This book is SO helpful in understanding one of the causes of alcoholism and what you can do about it. If you know an alcoholic who has tried unsuccessfully to win his battle, this book could be the missing link. Both my parents were alcoholics. My father went through AA and detox centers over and over unsuccessfully until he died from cyrhhosis of the liver. I bought this book since addiction runs in our family and I have a family member who is struggling with dependency to prescription meds. When he takes the recommended dosages consistently, which is definitely the battle, he has noticed his need for anxiety meds reduce and his need for pain meds reduced. What this book has shown me is that all of our needs for nutrients are different because of genetics and lifestyle and some of us need thousands of times more than the recommended daily allowance. Niacin and B vitamin deficiency is at the top of the list for alcoholism and correcting the deficiency was the key to helping those in AA to success. Read this book, educate yourself and then find a good naturopath to help you with a plan to help you win this battle.
Obvious or overt malnutrition is diagnosed from characteristic clinical signs. Subclinical malnutrition is revealed only by biochemical changes but is an unstable state which, if untreated, will develop to clinical malnutrition. There appears to be a stable state where the subject has adapted to low levels of nutrient intake for which the name ‘covert malnutrition’ is suggested.
Examples are: (1) vitamin C intake of 10 mg per day which is adequate to prevent scurvy and where no clinical signs appear until the stress of wounding is applied to the tissues; (2) inadequate intake of vitamin A without signs of deficiency because the poor diet limits growth–deficiency shows up when growth is resumed: (3) protein intake which is adequate to maintain N balance but not adequate to withstand stress. All dietary surveys reveal apparently healthy individuals whose intake of nutrients appears to be grossly inadequate–these may be ‘suffering’ covert malnutrition, although there is no evidence to indicate whether or not this stable condition is harmful.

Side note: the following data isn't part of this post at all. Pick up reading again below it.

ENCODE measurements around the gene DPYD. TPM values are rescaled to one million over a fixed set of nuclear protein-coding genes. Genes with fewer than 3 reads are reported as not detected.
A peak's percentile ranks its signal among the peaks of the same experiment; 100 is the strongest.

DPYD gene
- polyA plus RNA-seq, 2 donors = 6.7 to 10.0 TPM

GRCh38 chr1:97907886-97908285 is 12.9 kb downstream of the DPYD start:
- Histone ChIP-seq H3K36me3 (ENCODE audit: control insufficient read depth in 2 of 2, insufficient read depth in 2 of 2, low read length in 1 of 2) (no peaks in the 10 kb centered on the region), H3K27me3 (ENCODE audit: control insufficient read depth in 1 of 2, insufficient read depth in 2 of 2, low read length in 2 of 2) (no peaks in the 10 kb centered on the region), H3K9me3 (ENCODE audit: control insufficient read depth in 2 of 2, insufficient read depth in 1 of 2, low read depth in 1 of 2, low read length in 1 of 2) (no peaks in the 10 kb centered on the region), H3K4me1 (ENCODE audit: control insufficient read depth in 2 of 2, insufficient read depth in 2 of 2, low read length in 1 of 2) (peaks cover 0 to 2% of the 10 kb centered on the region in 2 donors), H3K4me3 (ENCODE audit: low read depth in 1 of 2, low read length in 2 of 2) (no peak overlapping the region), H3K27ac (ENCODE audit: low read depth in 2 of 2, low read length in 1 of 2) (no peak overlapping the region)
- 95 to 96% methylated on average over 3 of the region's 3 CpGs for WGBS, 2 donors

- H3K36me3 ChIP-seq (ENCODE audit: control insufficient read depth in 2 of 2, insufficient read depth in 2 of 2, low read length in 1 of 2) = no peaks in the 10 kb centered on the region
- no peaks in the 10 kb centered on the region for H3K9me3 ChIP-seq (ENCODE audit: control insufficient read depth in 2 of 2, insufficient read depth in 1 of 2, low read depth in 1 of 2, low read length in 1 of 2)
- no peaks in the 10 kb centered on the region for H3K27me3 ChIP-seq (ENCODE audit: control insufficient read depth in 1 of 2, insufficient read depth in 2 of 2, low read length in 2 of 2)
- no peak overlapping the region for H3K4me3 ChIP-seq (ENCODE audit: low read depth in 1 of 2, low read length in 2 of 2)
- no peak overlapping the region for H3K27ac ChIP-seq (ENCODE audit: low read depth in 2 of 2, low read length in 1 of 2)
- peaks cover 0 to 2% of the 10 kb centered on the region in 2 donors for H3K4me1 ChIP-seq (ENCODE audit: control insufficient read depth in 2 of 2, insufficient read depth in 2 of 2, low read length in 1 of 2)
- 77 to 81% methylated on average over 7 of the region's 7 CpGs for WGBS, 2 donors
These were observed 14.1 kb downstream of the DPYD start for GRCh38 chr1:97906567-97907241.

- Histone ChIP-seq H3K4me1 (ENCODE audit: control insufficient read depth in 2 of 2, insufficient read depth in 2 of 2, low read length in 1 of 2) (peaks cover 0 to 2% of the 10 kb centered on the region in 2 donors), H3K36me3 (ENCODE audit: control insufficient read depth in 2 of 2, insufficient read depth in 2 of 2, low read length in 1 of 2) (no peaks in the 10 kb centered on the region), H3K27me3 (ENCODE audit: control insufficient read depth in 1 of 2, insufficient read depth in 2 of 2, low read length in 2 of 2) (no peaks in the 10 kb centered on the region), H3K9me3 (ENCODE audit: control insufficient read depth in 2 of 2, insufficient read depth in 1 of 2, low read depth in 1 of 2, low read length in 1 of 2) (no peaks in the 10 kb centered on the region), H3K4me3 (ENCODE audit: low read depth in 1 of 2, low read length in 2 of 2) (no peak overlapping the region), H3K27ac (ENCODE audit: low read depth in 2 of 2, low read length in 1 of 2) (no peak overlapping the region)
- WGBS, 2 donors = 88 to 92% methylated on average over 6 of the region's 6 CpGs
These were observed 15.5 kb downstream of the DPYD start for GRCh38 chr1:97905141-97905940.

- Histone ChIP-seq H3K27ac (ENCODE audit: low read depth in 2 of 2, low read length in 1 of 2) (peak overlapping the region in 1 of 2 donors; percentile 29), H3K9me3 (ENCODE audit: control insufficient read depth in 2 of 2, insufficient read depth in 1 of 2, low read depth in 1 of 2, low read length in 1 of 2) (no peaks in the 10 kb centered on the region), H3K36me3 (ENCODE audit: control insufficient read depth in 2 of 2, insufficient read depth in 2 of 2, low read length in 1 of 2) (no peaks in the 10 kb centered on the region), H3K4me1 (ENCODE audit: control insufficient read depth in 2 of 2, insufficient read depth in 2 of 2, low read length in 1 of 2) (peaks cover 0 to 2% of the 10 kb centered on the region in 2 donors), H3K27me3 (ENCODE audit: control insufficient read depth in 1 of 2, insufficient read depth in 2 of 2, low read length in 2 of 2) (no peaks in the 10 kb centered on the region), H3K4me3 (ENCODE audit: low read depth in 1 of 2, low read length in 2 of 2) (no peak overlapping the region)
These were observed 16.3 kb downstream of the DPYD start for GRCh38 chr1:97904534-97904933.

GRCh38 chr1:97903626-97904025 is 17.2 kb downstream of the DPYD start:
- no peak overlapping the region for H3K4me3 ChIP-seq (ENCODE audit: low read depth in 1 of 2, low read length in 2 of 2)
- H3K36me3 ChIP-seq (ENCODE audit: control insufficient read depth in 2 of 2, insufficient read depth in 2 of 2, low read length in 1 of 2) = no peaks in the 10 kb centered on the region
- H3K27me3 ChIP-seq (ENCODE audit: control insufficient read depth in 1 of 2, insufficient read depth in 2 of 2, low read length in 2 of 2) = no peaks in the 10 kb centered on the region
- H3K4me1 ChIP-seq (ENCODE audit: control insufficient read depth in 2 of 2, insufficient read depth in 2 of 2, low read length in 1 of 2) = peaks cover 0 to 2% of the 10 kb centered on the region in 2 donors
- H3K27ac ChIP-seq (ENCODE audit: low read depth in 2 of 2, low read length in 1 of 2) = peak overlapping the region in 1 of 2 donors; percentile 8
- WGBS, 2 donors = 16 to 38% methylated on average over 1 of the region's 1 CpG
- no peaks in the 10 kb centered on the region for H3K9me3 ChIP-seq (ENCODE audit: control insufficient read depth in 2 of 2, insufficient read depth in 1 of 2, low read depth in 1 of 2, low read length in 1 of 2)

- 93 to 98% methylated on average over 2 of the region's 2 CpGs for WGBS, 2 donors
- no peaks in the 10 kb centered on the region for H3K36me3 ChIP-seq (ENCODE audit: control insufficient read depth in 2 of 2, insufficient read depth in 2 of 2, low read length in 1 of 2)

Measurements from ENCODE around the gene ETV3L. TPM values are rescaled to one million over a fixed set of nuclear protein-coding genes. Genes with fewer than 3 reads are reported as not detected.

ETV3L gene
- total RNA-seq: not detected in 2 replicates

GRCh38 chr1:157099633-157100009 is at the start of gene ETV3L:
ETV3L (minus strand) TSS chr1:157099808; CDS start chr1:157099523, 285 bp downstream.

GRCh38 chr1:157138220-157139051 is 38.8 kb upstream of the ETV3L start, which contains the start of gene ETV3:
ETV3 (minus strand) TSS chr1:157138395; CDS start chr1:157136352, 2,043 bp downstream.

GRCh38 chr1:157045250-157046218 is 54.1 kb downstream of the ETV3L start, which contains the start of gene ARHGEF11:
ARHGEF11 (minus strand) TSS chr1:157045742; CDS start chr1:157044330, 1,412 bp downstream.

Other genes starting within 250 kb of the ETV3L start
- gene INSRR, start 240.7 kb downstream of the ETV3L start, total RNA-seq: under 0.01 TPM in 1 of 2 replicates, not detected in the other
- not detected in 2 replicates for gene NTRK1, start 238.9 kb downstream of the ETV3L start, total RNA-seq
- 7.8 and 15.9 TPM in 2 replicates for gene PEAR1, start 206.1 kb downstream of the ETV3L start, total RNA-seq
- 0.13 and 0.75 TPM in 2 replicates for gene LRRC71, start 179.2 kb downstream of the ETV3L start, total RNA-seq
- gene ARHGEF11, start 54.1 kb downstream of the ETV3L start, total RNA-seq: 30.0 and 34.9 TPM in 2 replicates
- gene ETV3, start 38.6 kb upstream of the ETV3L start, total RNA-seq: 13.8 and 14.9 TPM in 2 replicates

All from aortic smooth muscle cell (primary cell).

The four most important forms of malnutrition worldwide (protein-energy malnutrition, iron deficiency and anaemias (IDA), vitamin A deficiency (VAD), and iodine deficiency disorders (IDD)) are examined below in terms of their global and regional prevalences, the age and gender groups most affected, their clinical and public health consequences, and, especially, the recent progress in country and regional quantitation and control.
Zinc deficiency, with its accompanying diminished host resistance and increased susceptibility to infections, is also reviewed. WHO estimates that malnutrition (underweight) was associated with over half of all child deaths in developing countries in 1995. The prevalence of stunting in developing countries is expected to decline from 36% in 1995 to 32.5% in 2000; the numbers of children affected (excluding China) are expected to decrease from 196.59 millions to 181.92 millions. Stunting affects 48% of children in South Central Asia, 48% in Eastern Africa, 38% in South Eastern Asia, and 13-24% in Latin America. IDA affects about 43% of women and 34% of men in developing countries and usually is most serious in pregnant women and children, though non-pregnant women, the elderly, and men in hookworm-endemic areas also comprise groups at risk.
Clinical VAD affects at least 2.80 million preschool children in over 60 countries, and subclinical VAD is considered a problem for at least 251 millions; school-age children and pregnant women are also affected.
Globally about 740 million people are affected by goitre, and over two billions are considered at risk of IDD. However, mandatory salt iodisation in the last decade in many regions has decreased dramatically the percentage of the population at risk. Two recent major advances in understanding the global importance of malnutrition are (1) the data of 53 countries that links protein-energy malnutrition (assessed by underweight) directly to increased child mortality rates, and (2) the outcome in 6 of 8 large vitamin A supplementation trials showing decreases of 20-50% in child mortality.